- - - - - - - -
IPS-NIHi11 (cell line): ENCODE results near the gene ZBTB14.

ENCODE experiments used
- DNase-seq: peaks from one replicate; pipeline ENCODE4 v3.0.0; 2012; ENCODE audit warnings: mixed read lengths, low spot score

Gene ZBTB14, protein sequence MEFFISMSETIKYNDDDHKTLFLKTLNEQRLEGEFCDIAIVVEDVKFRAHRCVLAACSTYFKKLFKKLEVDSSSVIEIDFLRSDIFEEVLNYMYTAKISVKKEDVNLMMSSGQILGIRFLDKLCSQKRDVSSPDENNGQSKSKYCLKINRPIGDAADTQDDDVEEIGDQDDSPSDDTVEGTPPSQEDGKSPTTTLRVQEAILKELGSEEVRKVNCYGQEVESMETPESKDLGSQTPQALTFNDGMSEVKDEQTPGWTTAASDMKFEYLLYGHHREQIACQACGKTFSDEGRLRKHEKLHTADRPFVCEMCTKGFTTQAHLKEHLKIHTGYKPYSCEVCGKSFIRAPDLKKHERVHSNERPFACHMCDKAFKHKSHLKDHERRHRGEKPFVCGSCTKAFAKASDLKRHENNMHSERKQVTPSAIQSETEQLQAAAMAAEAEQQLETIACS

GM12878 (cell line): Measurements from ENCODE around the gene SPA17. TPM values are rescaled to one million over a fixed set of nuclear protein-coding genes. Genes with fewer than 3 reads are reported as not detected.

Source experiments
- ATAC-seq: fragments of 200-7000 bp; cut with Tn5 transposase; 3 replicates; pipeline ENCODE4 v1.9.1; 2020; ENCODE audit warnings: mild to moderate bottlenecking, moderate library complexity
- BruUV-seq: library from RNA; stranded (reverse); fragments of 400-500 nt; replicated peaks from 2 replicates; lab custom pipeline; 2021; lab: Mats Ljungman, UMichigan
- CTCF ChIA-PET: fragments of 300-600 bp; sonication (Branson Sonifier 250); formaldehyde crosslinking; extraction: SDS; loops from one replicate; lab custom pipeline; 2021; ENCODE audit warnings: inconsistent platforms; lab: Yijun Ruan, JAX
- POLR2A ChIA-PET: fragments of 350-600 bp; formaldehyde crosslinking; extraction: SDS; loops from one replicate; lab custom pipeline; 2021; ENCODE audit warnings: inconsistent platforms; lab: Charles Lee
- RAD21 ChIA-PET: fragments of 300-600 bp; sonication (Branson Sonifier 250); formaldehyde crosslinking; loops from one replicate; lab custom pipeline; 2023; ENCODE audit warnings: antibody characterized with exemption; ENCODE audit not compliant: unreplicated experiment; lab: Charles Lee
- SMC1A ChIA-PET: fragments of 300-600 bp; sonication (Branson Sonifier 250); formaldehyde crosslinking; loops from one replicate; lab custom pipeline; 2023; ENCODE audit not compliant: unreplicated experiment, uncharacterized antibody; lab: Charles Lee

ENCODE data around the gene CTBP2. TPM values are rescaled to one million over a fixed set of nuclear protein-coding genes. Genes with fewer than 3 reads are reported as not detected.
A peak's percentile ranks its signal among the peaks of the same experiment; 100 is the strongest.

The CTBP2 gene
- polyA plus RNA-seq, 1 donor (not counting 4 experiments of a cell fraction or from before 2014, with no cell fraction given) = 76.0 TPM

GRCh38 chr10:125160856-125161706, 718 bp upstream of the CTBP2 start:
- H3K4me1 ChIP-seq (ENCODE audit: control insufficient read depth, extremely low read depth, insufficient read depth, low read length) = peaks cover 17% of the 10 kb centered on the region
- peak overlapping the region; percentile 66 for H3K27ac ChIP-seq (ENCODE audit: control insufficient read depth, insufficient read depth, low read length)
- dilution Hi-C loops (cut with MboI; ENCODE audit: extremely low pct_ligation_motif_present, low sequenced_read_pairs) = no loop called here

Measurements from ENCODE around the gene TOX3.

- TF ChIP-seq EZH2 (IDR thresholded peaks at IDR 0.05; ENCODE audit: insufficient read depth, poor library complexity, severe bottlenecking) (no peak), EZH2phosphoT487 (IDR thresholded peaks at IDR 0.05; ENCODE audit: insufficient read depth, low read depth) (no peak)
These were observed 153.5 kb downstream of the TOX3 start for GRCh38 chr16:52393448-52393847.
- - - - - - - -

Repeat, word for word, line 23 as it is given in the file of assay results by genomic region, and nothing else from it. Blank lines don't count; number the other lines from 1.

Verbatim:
These were observed 153.5 kb downstream of the TOX3 start for GRCh38 chr16:52393448-52393847.